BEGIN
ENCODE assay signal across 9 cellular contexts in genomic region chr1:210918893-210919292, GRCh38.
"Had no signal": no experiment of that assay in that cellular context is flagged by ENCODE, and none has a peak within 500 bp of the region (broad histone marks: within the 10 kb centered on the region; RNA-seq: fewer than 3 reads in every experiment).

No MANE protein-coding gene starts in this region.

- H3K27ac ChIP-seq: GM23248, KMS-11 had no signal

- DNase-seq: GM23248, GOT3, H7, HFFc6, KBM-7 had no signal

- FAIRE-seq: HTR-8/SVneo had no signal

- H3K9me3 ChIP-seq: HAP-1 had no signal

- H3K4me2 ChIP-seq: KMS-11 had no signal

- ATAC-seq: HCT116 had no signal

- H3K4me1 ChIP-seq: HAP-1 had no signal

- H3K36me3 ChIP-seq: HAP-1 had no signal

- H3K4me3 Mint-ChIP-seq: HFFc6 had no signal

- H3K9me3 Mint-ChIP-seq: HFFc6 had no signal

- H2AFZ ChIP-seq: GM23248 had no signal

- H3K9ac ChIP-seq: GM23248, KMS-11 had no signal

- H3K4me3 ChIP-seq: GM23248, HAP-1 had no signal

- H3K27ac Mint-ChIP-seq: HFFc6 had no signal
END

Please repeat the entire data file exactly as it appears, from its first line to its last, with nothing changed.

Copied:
ENCODE assay signal across 9 cellular contexts in genomic region chr1:210918893-210919292, GRCh38.
"Had no signal": no experiment of that assay in that cellular context is flagged by ENCODE, and none has a peak within 500 bp of the region (broad histone marks: within the 10 kb centered on the region; RNA-seq: fewer than 3 reads in every experiment).

No MANE protein-coding gene starts in this region.

- H3K27ac ChIP-seq: GM23248, KMS-11 had no signal

- DNase-seq: GM23248, GOT3, H7, HFFc6, KBM-7 had no signal

- FAIRE-seq: HTR-8/SVneo had no signal

- H3K9me3 ChIP-seq: HAP-1 had no signal

- H3K4me2 ChIP-seq: KMS-11 had no signal

- ATAC-seq: HCT116 had no signal

- H3K4me1 ChIP-seq: HAP-1 had no signal

- H3K36me3 ChIP-seq: HAP-1 had no signal

- H3K4me3 Mint-ChIP-seq: HFFc6 had no signal

- H3K9me3 Mint-ChIP-seq: HFFc6 had no signal

- H2AFZ ChIP-seq: GM23248 had no signal

- H3K9ac ChIP-seq: GM23248, KMS-11 had no signal

- H3K4me3 ChIP-seq: GM23248, HAP-1 had no signal

- H3K27ac Mint-ChIP-seq: HFFc6 had no signal